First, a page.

Guy Ritchie’s latest flick “The Gentlemen” is everything that put him on the map in 1998 with “Lock, Stock, and Two Smoking Barrels.” That’s to say, his new film features a lot of characters, a fast moving story, and that grimey gutsy film making that is a style all his own. <100% Spoiler Free>
The Story (Spoiler Free)
The story centers on a crime empire built on weed, that is either for sale or ready for take over, depending on what side you’re on.
Owner and ready to retire from the drug game is the king of the jungle, Mickey Pearson (Matthew McConaughey) and his chop shop and smartly dressed wife Rosalind Pearson (Michelle Dockey).
Negotiating to buy the empire is Mathew (Jeremy Strong, HBO’s “Succession”) who thinks being the king of the jungle can be had with the almighty dollar (or British Pound) and doesn’t quite accept that there’s more to being the king than just being rich. Plenty of gang lieutenants to go around including Ray (Charlie Hunnam), and rival gang member Dry Eye (Henry Golding) who are in competition but not on the same side.
Reporting from the sidelines, literally, is greedy tabloid reporter, Fletcher (Hugh Grant) who just wants to get out of the game rich.
The calm and strategic Coach (Colin Farrell) who runs a bunch of young wannabee internet stars who go around filming their crimes and posting them to social media.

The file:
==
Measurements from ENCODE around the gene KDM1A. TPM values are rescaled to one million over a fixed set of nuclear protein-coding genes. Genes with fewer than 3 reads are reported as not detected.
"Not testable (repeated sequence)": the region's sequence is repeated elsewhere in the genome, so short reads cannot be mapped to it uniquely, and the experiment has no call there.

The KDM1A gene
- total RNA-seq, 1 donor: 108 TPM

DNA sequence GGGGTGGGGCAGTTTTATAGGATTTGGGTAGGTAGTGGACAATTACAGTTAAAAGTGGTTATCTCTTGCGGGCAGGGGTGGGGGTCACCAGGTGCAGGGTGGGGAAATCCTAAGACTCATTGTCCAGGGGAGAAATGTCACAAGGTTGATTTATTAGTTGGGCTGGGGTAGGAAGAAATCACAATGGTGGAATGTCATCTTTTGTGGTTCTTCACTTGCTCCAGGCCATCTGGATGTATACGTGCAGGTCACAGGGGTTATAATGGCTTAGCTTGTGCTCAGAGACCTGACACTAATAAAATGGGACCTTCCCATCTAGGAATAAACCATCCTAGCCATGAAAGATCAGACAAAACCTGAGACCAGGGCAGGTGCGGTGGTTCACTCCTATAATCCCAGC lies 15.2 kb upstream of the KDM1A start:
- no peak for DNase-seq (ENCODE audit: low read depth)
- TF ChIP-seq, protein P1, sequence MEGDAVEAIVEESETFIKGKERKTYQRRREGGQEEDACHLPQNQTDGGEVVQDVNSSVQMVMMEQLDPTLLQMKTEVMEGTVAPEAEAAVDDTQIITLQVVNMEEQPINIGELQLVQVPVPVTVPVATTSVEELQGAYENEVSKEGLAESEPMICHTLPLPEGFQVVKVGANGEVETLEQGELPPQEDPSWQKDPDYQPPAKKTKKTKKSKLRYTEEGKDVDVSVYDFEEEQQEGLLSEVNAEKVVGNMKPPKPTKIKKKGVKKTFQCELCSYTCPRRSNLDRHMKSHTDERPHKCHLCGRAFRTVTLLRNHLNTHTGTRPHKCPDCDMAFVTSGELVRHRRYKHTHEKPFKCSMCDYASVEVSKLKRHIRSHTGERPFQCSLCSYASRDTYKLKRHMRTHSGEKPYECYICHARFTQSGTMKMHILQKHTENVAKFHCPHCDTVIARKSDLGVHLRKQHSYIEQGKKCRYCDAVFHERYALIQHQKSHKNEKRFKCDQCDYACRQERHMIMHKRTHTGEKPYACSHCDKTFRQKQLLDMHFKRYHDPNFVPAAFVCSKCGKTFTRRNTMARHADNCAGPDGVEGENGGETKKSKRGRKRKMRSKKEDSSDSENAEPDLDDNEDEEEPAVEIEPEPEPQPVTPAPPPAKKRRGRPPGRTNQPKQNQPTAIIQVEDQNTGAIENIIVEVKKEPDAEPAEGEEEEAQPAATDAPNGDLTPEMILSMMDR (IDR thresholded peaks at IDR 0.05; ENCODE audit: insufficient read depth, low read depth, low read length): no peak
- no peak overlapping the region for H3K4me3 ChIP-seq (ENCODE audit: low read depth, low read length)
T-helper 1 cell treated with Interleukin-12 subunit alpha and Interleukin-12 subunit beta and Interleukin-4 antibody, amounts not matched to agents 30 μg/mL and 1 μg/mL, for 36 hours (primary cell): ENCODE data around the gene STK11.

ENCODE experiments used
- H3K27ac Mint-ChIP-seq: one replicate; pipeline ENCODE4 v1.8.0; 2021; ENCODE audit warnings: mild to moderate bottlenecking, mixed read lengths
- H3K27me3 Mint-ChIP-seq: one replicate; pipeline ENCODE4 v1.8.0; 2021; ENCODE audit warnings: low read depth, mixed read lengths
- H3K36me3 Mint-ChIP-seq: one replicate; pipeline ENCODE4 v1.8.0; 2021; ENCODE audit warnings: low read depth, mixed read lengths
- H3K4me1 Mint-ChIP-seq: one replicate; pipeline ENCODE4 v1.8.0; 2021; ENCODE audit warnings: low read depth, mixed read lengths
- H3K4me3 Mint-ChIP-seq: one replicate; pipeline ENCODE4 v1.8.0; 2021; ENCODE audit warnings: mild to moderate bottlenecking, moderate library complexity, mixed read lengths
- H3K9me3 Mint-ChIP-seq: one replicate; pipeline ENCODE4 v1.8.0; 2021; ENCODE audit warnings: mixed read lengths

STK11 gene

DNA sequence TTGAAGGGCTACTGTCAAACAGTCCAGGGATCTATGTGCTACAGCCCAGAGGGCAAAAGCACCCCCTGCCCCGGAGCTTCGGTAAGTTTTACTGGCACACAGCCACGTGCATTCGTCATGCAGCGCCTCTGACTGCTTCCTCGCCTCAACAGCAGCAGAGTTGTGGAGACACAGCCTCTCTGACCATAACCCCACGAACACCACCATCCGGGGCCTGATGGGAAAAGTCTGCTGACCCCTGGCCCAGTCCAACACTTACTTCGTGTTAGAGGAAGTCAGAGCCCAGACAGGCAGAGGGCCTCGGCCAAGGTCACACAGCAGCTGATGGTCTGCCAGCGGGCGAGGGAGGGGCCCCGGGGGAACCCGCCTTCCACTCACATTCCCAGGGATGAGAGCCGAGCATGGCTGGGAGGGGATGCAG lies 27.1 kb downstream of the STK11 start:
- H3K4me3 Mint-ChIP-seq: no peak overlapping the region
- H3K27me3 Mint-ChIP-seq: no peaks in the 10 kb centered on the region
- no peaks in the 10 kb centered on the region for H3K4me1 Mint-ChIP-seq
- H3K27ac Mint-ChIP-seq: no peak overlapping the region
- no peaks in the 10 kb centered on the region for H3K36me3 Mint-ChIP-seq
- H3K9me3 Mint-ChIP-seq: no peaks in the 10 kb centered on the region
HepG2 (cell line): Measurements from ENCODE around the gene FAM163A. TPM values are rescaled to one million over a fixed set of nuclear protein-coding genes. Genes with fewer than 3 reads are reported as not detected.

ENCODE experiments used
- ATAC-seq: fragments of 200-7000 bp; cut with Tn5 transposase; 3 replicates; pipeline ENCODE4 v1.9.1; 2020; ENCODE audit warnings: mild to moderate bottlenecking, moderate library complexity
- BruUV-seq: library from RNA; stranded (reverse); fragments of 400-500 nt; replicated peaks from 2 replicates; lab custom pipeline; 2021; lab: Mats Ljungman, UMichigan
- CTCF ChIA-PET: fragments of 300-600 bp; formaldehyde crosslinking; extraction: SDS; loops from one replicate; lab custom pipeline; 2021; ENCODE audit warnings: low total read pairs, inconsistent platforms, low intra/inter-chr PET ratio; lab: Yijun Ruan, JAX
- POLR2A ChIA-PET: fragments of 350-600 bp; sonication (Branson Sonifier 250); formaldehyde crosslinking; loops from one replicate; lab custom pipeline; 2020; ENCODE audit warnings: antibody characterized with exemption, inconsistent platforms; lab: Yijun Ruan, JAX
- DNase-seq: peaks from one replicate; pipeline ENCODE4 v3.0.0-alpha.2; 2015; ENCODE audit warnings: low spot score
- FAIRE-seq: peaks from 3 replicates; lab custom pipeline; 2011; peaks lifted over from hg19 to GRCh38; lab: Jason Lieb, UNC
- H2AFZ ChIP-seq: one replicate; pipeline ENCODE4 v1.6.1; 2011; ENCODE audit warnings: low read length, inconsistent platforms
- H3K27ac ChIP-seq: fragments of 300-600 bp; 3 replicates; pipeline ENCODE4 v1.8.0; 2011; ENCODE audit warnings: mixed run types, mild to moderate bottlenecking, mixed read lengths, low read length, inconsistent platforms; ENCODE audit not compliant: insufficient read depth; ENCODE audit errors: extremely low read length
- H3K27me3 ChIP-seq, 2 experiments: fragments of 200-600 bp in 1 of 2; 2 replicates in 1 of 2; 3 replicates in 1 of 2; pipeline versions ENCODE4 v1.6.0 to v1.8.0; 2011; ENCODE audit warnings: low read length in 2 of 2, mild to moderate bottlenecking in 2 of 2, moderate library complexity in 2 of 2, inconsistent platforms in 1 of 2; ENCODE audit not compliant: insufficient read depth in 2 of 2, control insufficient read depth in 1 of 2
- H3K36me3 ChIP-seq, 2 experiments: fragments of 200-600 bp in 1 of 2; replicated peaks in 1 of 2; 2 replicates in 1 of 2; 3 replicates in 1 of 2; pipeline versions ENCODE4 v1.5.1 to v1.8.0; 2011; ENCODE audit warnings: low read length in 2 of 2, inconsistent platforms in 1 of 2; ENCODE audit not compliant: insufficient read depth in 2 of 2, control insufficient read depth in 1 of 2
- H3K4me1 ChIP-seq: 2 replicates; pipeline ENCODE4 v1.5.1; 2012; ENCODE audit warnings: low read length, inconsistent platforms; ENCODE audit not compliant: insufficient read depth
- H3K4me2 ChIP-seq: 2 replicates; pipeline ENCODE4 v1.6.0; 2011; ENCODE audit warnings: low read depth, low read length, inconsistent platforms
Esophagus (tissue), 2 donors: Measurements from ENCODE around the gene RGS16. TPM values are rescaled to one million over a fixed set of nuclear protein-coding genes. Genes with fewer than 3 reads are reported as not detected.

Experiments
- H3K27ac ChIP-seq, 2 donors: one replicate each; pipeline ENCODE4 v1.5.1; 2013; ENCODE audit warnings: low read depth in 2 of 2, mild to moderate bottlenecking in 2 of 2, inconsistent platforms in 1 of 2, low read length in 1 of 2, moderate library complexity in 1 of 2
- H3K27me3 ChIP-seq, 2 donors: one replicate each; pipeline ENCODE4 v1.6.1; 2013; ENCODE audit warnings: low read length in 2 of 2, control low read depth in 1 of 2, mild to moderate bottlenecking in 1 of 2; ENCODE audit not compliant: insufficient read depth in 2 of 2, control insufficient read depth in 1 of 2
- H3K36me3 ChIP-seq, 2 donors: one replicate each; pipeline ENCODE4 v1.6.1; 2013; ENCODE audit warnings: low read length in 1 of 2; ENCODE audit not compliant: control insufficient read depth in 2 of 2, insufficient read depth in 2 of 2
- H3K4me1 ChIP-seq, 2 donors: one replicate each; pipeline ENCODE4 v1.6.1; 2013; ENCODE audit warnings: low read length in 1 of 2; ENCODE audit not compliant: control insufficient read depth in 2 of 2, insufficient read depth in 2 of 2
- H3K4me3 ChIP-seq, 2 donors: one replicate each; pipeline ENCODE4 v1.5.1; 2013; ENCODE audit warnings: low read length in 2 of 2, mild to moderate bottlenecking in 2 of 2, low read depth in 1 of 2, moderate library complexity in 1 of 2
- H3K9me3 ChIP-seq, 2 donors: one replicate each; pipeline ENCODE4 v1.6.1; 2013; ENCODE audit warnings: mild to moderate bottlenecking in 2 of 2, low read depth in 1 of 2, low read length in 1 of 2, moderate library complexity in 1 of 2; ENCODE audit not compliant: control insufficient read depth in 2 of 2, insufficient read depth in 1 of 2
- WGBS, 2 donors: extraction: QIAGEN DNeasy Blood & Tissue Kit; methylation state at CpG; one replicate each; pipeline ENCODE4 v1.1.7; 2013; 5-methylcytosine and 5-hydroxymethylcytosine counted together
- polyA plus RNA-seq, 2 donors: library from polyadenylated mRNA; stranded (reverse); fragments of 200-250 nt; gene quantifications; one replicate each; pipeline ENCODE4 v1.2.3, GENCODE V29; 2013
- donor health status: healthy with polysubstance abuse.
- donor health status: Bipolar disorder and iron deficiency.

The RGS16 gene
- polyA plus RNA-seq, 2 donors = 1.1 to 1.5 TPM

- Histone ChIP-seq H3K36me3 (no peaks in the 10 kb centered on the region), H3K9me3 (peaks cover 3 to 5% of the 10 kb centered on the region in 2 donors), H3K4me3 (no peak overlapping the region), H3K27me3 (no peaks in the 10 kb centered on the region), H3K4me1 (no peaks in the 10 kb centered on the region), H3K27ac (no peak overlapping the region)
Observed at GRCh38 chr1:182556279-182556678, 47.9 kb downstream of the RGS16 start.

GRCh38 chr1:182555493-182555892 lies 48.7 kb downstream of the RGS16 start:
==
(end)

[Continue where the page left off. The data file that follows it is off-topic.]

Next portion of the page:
Throw all these enigmatic characters together in a Guy Ritchie film and you get a seriously stylized British version of Quentin Tarantino’s “Pulp Fiction” and the recent Martin Scorsese “The Irishman.” Some might say that’s a bad thing but I am of a different mind set. It’s true that there might even be some scenes that harken directly to those films, but Ritchie exceeds in different ways that make the comparison meaningless.
Tangled story lines that mesh together in fantastical ways in a confident script from Ritchie (who wrote and directed) featuring some of the best cuss words to have ever graced the screen. There’s something to be said that the British may be known for having perfect manners, but they can really throw an insult. Ritchie incorporates colorful language throughout.
“The Gentlemen” is both story and character driven. Ritchie may have a fast moving story, but he never forgets that the characters hold the whole thing together. With that in mind, the casting is brilliant and every character gives a truly fantastic performance, especially from Michelle Dockery, Hugh Grant, and Matthew McConaughey.
“The Gentlemen” may follow in the footsteps of Guy Ritchie’s early films like “Lock, Stock and 2 Smoking Barrel” and “Snatch,” but it’s also contemporary tying in themes like the inevitable legalization of marijuana. With dynamic and super stylish characters that constantly move the story forward including the ingenious choice to have Fletcher narrate, “The Gentlemen” is easily the most entertaining film out this weekend. Fast paced, without losing sight of character and story, Guy Ritchie delivers a solid gangster film set in modern times. I am totally ready to watch “The Gentlemen” a second time. That speaks volumes to Richie’s ever increasing talent.
- Spectacular Story
- Ingenious Characters
- Strong Acting from Superb Cast
- Some may be lost in the tangled plot